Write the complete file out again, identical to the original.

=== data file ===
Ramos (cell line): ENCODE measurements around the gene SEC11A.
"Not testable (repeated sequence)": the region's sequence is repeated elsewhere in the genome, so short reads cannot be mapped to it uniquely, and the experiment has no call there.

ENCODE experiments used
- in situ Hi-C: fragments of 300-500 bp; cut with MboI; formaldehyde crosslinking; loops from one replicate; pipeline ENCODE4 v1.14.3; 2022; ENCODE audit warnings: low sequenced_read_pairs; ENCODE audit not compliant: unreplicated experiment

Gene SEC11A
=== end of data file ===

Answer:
Ramos (cell line): ENCODE measurements around the gene SEC11A.
"Not testable (repeated sequence)": the region's sequence is repeated elsewhere in the genome, so short reads cannot be mapped to it uniquely, and the experiment has no call there.

ENCODE experiments used
- in situ Hi-C: fragments of 300-500 bp; cut with MboI; formaldehyde crosslinking; loops from one replicate; pipeline ENCODE4 v1.14.3; 2022; ENCODE audit warnings: low sequenced_read_pairs; ENCODE audit not compliant: unreplicated experiment

Gene SEC11A